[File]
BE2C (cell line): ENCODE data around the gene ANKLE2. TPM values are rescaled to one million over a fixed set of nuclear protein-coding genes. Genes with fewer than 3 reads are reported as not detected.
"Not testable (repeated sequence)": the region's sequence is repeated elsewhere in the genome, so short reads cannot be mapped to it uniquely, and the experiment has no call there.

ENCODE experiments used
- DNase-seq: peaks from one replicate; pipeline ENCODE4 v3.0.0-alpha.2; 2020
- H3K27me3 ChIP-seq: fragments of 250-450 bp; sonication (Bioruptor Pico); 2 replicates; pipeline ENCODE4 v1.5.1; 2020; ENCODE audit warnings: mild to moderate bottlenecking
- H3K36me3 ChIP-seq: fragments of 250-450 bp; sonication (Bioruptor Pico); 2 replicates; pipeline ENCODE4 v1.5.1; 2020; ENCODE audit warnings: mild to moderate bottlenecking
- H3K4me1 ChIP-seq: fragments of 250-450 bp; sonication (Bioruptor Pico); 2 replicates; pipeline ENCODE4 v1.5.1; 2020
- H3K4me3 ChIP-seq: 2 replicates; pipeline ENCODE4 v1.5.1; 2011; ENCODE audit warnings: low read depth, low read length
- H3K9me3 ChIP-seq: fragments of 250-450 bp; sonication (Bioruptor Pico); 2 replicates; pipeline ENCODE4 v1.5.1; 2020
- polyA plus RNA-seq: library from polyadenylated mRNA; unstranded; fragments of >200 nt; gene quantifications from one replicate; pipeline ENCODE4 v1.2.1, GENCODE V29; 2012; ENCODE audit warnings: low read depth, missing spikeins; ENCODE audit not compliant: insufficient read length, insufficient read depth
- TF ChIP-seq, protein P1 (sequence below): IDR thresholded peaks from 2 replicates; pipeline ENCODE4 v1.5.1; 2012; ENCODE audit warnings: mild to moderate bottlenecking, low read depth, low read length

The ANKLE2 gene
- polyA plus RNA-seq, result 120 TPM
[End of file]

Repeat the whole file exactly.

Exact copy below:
BE2C (cell line): ENCODE data around the gene ANKLE2. TPM values are rescaled to one million over a fixed set of nuclear protein-coding genes. Genes with fewer than 3 reads are reported as not detected.
"Not testable (repeated sequence)": the region's sequence is repeated elsewhere in the genome, so short reads cannot be mapped to it uniquely, and the experiment has no call there.

ENCODE experiments used
- DNase-seq: peaks from one replicate; pipeline ENCODE4 v3.0.0-alpha.2; 2020
- H3K27me3 ChIP-seq: fragments of 250-450 bp; sonication (Bioruptor Pico); 2 replicates; pipeline ENCODE4 v1.5.1; 2020; ENCODE audit warnings: mild to moderate bottlenecking
- H3K36me3 ChIP-seq: fragments of 250-450 bp; sonication (Bioruptor Pico); 2 replicates; pipeline ENCODE4 v1.5.1; 2020; ENCODE audit warnings: mild to moderate bottlenecking
- H3K4me1 ChIP-seq: fragments of 250-450 bp; sonication (Bioruptor Pico); 2 replicates; pipeline ENCODE4 v1.5.1; 2020
- H3K4me3 ChIP-seq: 2 replicates; pipeline ENCODE4 v1.5.1; 2011; ENCODE audit warnings: low read depth, low read length
- H3K9me3 ChIP-seq: fragments of 250-450 bp; sonication (Bioruptor Pico); 2 replicates; pipeline ENCODE4 v1.5.1; 2020
- polyA plus RNA-seq: library from polyadenylated mRNA; unstranded; fragments of >200 nt; gene quantifications from one replicate; pipeline ENCODE4 v1.2.1, GENCODE V29; 2012; ENCODE audit warnings: low read depth, missing spikeins; ENCODE audit not compliant: insufficient read length, insufficient read depth
- TF ChIP-seq, protein P1 (sequence below): IDR thresholded peaks from 2 replicates; pipeline ENCODE4 v1.5.1; 2012; ENCODE audit warnings: mild to moderate bottlenecking, low read depth, low read length

The ANKLE2 gene
- polyA plus RNA-seq, result 120 TPM